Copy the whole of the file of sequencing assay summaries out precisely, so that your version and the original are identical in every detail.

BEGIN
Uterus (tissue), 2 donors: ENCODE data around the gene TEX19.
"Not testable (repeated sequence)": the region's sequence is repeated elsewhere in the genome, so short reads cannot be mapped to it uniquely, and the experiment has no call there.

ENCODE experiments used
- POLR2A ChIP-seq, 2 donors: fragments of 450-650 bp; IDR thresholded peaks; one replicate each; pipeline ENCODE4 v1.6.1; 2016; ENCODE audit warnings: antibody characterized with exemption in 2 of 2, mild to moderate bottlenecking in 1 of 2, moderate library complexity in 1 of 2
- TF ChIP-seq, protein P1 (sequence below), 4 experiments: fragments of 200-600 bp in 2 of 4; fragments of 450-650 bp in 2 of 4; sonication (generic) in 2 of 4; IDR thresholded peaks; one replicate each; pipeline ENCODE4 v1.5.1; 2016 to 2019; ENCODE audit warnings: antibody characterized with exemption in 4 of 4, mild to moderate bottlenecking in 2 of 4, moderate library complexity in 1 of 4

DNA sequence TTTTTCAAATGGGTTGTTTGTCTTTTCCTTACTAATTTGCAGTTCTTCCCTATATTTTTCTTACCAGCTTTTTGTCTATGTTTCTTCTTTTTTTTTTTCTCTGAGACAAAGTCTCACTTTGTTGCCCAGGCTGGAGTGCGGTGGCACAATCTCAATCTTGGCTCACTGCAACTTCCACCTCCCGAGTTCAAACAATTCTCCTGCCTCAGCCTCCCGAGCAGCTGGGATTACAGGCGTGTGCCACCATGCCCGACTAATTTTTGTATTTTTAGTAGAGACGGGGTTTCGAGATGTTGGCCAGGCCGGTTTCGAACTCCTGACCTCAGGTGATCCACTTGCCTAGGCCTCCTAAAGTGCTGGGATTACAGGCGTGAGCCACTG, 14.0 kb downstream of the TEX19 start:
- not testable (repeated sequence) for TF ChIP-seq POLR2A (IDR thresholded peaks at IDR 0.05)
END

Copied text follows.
Uterus (tissue), 2 donors: ENCODE data around the gene TEX19.
"Not testable (repeated sequence)": the region's sequence is repeated elsewhere in the genome, so short reads cannot be mapped to it uniquely, and the experiment has no call there.

ENCODE experiments used
- POLR2A ChIP-seq, 2 donors: fragments of 450-650 bp; IDR thresholded peaks; one replicate each; pipeline ENCODE4 v1.6.1; 2016; ENCODE audit warnings: antibody characterized with exemption in 2 of 2, mild to moderate bottlenecking in 1 of 2, moderate library complexity in 1 of 2
- TF ChIP-seq, protein P1 (sequence below), 4 experiments: fragments of 200-600 bp in 2 of 4; fragments of 450-650 bp in 2 of 4; sonication (generic) in 2 of 4; IDR thresholded peaks; one replicate each; pipeline ENCODE4 v1.5.1; 2016 to 2019; ENCODE audit warnings: antibody characterized with exemption in 4 of 4, mild to moderate bottlenecking in 2 of 4, moderate library complexity in 1 of 4

DNA sequence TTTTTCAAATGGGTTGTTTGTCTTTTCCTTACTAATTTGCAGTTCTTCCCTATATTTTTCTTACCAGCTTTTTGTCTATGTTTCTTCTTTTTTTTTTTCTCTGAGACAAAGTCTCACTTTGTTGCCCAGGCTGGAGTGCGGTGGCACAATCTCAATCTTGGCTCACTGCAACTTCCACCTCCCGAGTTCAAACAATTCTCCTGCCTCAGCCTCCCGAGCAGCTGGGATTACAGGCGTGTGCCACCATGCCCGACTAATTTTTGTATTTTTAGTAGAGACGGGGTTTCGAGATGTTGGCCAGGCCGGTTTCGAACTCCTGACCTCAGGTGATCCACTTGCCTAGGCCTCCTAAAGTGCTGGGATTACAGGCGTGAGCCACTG, 14.0 kb downstream of the TEX19 start:
- not testable (repeated sequence) for TF ChIP-seq POLR2A (IDR thresholded peaks at IDR 0.05)